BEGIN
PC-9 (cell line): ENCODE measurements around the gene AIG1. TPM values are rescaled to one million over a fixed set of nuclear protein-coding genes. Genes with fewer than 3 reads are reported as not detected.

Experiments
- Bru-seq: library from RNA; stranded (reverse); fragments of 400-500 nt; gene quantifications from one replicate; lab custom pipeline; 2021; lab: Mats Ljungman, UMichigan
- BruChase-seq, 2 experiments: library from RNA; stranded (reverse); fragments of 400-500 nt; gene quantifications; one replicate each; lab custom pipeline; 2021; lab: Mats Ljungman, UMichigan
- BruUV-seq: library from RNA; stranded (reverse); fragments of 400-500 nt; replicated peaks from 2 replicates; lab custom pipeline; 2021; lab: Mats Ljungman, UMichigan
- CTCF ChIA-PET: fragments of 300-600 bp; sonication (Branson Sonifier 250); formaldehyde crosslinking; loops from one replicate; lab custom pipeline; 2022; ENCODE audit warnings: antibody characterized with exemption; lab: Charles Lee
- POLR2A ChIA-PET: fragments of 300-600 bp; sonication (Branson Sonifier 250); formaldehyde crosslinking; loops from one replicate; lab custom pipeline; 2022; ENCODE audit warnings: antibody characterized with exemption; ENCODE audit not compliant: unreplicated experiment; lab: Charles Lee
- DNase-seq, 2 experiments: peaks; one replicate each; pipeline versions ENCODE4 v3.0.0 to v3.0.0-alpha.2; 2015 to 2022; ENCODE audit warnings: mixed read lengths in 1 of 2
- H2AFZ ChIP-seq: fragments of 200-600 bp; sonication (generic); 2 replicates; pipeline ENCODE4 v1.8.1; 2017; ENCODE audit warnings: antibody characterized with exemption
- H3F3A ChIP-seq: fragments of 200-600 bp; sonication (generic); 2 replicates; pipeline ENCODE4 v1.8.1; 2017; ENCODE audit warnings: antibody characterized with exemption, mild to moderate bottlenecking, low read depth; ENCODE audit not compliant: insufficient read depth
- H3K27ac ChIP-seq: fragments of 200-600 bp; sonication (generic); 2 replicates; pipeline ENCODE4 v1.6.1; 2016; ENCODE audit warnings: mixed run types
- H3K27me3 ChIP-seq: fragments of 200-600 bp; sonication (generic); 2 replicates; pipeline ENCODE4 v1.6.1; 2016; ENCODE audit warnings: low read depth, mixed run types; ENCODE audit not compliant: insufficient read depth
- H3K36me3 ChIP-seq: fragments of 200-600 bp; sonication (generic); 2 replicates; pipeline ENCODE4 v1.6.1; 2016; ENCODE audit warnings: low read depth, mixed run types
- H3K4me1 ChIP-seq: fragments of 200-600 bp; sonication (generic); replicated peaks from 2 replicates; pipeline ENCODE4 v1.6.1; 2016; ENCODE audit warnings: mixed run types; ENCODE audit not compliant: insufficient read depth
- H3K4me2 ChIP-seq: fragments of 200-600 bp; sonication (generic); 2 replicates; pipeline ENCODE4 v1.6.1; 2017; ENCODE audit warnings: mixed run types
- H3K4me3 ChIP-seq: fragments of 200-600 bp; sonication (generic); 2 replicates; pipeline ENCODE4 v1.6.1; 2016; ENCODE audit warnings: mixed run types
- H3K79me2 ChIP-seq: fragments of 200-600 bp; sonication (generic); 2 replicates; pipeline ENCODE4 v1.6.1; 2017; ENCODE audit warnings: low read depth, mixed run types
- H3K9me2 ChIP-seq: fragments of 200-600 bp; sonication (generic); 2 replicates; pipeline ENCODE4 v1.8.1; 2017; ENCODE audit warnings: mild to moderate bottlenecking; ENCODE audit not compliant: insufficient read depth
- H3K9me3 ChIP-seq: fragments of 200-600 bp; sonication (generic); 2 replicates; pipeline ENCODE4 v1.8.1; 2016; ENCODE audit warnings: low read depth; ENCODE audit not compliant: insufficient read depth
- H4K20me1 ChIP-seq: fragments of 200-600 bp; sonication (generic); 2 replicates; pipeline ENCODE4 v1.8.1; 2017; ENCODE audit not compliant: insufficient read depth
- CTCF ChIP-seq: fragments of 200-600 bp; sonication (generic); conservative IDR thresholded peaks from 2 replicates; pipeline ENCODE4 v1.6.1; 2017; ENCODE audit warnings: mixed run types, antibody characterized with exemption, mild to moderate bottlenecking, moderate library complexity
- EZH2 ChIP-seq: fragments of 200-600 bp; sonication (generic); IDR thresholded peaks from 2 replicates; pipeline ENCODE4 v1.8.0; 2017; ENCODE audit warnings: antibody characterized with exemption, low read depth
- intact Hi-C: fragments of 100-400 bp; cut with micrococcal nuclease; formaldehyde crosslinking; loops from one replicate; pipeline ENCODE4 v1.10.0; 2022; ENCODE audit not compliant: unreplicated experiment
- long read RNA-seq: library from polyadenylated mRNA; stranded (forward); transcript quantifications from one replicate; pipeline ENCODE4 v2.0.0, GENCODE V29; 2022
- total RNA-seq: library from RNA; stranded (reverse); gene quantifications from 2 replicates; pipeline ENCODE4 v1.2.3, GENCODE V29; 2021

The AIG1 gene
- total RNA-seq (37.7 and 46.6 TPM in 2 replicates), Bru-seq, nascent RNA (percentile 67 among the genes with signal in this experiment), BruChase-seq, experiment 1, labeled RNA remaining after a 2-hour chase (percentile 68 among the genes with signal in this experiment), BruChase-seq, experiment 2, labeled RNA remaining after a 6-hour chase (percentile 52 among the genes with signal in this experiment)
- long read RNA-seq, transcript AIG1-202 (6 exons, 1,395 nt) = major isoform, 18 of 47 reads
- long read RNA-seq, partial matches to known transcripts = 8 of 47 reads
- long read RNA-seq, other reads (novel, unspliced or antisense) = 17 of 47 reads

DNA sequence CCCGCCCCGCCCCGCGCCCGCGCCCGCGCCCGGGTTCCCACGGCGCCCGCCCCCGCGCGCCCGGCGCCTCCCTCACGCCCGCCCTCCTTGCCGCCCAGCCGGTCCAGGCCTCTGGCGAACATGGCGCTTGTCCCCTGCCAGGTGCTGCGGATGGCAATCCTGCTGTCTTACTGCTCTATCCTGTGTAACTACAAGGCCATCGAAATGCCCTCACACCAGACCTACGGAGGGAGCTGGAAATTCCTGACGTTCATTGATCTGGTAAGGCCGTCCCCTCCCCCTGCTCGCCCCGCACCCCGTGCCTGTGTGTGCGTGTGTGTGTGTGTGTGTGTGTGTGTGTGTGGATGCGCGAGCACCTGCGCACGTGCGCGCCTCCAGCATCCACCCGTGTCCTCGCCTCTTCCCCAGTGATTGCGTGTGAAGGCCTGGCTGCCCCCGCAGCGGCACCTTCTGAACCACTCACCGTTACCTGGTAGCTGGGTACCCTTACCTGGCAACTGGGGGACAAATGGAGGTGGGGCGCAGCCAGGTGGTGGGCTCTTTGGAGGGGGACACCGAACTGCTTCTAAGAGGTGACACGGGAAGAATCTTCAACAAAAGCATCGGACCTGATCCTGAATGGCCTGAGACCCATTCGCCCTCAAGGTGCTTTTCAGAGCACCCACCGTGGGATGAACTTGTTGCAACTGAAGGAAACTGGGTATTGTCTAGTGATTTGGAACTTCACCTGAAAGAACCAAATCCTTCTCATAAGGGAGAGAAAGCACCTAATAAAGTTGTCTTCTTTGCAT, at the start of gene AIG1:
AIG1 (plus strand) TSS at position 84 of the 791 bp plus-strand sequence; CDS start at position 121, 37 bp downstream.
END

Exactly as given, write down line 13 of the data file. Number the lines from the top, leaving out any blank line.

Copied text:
- H3K36me3 ChIP-seq: fragments of 200-600 bp; sonication (generic); 2 replicates; pipeline ENCODE4 v1.6.1; 2016; ENCODE audit warnings: low read depth, mixed run types